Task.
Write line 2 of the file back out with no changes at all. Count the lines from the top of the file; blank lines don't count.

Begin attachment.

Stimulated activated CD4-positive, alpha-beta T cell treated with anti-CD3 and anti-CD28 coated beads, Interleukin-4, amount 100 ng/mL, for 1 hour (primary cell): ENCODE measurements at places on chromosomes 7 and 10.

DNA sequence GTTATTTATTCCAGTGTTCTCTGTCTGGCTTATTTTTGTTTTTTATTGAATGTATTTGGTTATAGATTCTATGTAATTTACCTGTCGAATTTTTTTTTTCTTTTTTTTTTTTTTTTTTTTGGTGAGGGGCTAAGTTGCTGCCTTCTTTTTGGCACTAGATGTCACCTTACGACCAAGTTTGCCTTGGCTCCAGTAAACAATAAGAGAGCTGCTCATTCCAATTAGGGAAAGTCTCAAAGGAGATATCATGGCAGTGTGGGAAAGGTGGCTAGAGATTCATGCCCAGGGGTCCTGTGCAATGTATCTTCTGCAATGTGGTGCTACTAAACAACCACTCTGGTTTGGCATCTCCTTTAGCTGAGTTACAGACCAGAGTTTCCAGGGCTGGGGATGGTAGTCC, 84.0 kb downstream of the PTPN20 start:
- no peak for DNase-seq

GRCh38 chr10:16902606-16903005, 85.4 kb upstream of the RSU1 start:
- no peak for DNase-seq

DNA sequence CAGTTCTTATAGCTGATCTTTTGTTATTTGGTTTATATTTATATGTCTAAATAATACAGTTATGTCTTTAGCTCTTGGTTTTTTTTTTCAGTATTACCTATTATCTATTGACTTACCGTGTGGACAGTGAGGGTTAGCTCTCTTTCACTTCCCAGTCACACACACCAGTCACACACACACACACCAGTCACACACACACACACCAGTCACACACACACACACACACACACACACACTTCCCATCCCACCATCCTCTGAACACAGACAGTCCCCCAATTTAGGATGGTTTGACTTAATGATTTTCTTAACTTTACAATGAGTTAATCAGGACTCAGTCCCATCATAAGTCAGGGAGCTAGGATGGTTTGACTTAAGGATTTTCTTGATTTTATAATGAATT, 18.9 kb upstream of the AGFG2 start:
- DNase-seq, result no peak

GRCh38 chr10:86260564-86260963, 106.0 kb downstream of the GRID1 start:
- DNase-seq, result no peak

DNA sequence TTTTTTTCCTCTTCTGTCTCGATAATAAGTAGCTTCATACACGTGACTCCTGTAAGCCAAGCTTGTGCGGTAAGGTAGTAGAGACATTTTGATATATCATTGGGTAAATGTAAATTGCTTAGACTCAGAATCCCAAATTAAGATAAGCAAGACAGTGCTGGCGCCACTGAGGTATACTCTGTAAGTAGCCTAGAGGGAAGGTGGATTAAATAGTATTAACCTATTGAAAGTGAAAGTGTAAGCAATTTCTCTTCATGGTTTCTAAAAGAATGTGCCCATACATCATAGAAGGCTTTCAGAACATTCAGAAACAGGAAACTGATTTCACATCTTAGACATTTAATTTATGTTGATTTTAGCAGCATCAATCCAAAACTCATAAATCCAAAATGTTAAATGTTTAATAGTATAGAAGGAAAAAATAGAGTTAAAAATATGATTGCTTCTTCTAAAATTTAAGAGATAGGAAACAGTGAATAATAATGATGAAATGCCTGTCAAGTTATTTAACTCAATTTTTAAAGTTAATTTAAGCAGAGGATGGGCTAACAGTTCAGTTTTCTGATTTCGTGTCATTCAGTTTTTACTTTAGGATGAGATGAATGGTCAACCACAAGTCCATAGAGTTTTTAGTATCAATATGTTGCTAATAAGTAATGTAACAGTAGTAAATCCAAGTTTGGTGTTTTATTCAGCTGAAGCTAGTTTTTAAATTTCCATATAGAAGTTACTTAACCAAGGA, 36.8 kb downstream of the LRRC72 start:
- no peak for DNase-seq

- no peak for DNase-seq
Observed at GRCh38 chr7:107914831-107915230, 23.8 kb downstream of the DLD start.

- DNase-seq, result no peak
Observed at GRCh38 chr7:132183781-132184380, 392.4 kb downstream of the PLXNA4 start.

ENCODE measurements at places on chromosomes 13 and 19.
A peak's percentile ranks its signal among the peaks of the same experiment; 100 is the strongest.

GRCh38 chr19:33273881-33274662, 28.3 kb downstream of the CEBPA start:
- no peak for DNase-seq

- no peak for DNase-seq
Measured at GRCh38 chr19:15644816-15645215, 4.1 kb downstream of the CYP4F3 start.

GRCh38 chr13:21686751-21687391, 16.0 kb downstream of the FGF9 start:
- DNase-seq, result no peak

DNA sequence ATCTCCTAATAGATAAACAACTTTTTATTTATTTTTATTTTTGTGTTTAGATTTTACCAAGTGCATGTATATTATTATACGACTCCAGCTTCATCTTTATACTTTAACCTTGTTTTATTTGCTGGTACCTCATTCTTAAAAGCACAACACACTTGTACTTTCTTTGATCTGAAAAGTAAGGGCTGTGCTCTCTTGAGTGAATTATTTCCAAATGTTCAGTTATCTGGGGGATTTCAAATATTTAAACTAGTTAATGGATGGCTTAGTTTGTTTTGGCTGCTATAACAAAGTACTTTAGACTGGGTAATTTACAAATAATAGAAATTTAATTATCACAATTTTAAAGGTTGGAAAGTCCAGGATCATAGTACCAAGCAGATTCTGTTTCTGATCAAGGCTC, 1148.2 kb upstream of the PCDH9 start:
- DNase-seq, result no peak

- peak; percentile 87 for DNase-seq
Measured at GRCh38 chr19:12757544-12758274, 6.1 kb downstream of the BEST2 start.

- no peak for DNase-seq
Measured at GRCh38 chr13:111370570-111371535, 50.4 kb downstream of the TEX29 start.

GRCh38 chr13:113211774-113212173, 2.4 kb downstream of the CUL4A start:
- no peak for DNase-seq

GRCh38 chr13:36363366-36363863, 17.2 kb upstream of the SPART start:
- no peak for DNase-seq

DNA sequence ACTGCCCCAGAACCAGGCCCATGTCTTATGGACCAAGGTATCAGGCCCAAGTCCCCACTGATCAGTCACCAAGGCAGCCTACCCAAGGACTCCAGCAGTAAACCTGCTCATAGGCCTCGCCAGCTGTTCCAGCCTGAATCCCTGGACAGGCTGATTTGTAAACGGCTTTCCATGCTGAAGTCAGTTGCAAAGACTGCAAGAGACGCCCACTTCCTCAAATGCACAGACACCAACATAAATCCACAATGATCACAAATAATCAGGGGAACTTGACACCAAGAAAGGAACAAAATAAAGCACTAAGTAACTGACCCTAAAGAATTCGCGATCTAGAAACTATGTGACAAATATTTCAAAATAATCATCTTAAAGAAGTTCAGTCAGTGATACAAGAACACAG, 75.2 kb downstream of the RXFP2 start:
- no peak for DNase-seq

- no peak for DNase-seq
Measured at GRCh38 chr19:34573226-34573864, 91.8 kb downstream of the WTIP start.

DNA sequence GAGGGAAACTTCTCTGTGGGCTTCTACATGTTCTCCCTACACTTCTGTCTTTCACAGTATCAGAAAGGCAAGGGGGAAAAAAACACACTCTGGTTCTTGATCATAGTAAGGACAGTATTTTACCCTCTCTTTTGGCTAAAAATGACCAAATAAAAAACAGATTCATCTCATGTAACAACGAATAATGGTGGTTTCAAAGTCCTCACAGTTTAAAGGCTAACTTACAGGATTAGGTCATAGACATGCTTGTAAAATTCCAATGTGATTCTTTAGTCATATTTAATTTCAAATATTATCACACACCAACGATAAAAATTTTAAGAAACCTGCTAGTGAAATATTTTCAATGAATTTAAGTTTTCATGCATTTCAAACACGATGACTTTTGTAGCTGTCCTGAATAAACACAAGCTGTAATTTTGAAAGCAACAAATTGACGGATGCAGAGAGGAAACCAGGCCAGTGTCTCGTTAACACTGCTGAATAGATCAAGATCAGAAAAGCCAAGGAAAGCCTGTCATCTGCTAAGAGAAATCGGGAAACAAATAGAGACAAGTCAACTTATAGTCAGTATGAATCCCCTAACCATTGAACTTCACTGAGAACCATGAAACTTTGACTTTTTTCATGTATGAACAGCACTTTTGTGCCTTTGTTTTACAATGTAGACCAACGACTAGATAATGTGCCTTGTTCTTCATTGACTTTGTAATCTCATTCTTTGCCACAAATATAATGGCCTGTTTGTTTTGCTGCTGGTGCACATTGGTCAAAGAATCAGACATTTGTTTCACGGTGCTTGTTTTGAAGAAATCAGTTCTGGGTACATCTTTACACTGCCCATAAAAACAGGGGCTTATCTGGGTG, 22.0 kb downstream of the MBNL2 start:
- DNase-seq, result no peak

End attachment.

DNA sequence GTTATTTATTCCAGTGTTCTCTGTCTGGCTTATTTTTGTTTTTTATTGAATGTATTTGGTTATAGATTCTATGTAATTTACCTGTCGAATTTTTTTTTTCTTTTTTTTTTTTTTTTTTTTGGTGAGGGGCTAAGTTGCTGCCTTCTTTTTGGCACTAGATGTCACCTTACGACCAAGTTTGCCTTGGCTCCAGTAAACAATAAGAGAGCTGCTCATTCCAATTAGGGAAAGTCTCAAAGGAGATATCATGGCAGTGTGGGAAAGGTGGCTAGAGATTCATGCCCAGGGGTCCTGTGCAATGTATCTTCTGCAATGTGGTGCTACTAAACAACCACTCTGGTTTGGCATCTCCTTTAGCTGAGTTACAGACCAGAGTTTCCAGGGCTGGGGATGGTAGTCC, 84.0 kb downstream of the PTPN20 start: